Thursday, March 22 2018
Copy And Paste To Republish This Story Reporter’s Notebook: The Tale Of Theranos And The Mysterious Fire Alarm By Jenny Gold March 21, 2018
Reporter’s Notebook: The Tale Of Theranos And The Mysterious Fire Alarm
It was November 2014, and I was working on a feature story about a buzzed-about blood-testing company in Silicon Valley that promised to “disrupt” the lab industry with new technology. The company, Theranos, claimed its revolutionary finger-prick test would be a cheap and less painful way to screen for hundreds of diseases with just a few drops of blood. Old-fashioned venous blood draws, where the patient watches as vial after vial of blood is collected, would quickly become obsolete, Theranos promised.
The interviews took a month to arrange. The public relations officer wanted to know, did I “plan on sourcing other people?” and implied that CEO Elizabeth Holmes might not be available to me if I did talk to other sources. I rejected that condition, but finally the company’s public relations contacts agreed to let me visit its site at the Walgreens in Palo Alto, Calif. — one of the first such setups in the country — followed by a sit-down interview with Holmes at her office.
I arrived at the Walgreens on the morning of Nov. 4 and was met by two Theranos press representatives who would supervise my visit. I took out my recording equipment (the story was for NPR) and began approaching patients who were waiting in line to check in for testing. Some didn’t want to talk to a reporter, but others were open and gracious, sharing with me the reasons they had decided to give Theranos a try. One couple offered to let me come with them into the small testing room, set up to feel like a relaxing spa.
A pattern quickly emerged — none of the patients I talked to that day could get a finger-prick test, as promised. Instead, they received a regular venous blood draw, the same as I’d received on numerous occasions at my doctor’s office, though the phlebotomist said the needle was slightly smaller.
I asked the phlebotomist: Was this standard? Did most patients get the venous draw? She told me they “did more finger sticks than venous draws,” but couldn’t give me a number. One of the PR people approached me — I was not authorized to talk to the phlebotomist, he said — and asked me to erase the audio I had recorded. I declined.
I asked him: Why were none of the patients getting a finger prick? Just bad luck and timing, he said. This wasn’t how it usually was, he promised. And wouldn’t I just rather get a finger prick myself and report on the experience, as so many other journalists had agreed to do?
I said no. I needed an actual patient to make a compelling radio story. So, I continued waiting for other patients.
Soon, the two Theranos representatives approached me again — with a third on the phone, who said she wanted to talk to me. They were getting complaints about my asking patients questions, she told me. The main Theranos office had gotten several calls from people who had been in the Walgreens that morning, she claimed, complaining that a reporter was bothering them.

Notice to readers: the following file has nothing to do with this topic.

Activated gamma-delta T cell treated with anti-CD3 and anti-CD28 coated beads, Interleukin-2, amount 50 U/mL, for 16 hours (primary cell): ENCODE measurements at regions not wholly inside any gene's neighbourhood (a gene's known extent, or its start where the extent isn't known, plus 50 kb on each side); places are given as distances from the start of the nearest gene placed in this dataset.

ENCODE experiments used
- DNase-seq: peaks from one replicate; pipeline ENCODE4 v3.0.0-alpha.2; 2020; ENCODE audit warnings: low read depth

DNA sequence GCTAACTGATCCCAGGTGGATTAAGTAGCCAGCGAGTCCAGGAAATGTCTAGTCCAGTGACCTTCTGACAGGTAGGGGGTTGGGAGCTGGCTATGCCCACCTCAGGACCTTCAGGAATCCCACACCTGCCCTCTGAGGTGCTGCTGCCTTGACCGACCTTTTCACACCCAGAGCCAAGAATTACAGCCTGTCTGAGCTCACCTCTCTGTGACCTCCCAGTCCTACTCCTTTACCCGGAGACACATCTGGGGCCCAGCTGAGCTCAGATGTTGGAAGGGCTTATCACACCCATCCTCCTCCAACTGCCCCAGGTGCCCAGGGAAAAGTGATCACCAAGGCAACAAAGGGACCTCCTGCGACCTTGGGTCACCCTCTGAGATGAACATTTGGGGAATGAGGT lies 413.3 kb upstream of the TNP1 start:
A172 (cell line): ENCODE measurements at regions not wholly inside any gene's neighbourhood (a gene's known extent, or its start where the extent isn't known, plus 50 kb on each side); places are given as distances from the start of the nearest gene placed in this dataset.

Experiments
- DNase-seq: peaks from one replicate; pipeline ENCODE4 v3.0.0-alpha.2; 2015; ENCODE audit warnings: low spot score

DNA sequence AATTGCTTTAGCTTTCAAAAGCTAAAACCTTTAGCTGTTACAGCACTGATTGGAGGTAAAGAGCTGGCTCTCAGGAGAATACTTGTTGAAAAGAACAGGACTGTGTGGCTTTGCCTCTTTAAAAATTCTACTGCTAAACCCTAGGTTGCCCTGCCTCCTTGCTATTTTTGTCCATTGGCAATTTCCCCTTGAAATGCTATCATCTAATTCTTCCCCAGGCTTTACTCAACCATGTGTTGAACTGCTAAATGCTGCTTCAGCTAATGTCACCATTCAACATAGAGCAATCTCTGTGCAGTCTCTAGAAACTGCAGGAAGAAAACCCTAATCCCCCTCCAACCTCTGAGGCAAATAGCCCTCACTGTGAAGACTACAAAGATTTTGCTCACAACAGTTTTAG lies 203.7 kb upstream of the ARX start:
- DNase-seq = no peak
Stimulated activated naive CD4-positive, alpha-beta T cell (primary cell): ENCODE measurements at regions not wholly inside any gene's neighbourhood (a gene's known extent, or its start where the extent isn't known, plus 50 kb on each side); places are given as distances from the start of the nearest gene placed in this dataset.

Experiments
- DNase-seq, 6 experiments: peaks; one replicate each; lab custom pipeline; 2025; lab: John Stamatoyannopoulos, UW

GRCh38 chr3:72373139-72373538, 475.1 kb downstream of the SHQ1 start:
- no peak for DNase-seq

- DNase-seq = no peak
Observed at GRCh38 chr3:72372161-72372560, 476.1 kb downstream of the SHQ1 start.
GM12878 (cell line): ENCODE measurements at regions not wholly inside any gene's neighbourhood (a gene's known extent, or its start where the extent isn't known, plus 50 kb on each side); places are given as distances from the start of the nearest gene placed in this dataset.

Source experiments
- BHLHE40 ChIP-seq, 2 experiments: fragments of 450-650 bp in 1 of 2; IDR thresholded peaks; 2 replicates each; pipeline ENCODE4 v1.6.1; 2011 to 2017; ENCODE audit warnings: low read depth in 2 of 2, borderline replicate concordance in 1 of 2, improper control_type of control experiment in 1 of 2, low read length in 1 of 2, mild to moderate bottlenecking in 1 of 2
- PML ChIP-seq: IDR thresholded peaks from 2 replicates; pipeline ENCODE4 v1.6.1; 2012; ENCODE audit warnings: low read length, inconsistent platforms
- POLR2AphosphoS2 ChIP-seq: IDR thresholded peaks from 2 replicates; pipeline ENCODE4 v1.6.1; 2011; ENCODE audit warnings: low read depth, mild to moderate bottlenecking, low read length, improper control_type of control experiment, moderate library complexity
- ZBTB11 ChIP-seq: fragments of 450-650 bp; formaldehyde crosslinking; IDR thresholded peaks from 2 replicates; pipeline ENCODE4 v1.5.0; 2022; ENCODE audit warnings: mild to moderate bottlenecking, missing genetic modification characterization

I hadn’t pressured anyone. The patients I’d interviewed had all been perfectly friendly and willing. I’ve also been a health reporter for 10 years, and never have I been told I was pushing patients to do something that made them uncomfortable.
Something seemed very wrong.
Soon, one of the Theranos representatives approached me again, clearly nervous. They appeared worried. Unless I found a patient getting a finger prick, he said, they would likely have to cancel my interview with Holmes.
It was clearly a threat to try to steer me away from where the story was taking me: Theranos seemed to be doing very few, if any, of its revolutionary tests on actual patients. I asked the press representatives to get the other one on the phone again; I didn’t like being threatened and I wanted to hash it out with her.
Meanwhile, I sat down with another couple, who had driven 45 minutes to experience the vaunted finger prick. Would they too be steered to a traditional blood test?
As I was interviewing them — but before we knew which test they could get — a sudden and jolting BEEP BEEP BEEP reverberated through the drugstore. “Fire alarm!” someone called out, and we evacuated to the street.
I’d never been in a drugstore when the fire alarm went off. There was no smoke and no fire.
I decided to cancel the feature. I had pitched it as a consumer-focused story about how often “less is more” in health care. I clearly no longer had that story. I made a few more calls to various experts on lab testing to try to figure out what was happening: Was Theranos for real? I was given an interview with a lawyer at Theranos, who promised me that “significantly more than 50 percent of the tests are done with a finger prick,” though she would say no more.
Now that Theranos has been implicated in massive fraud, that encounter serves as a reminder of the skepticism both journalists and health care consumers need to have in an age when public relations, marketing and advertising try to guide the story and our treatment.
Theranos generated huge hype and laudatory coverage in places like The New Yorker, Wired and Fortune by selling a compelling idea — even as its PR people couldn’t show me an actual patient who had benefited. Sometimes, in health care, an idea that seems too good to be true, isn’t. We all — patients and journalists — have to do our due diligence.
The PR tactics Theranos employed blocked journalists from providing the kind of scrutiny that might have revealed the fantasy the company was weaving for investors sooner.
And 11 months after my experience at that Walgreens, John Carreyrou of The Wall Street Journal published the first of his groundbreaking investigations surrounding Theranos, blowing the lid off of the company’s fraudulent claims. Of the 240 types of blood tests the company said it did, only 15 used finger-pricking.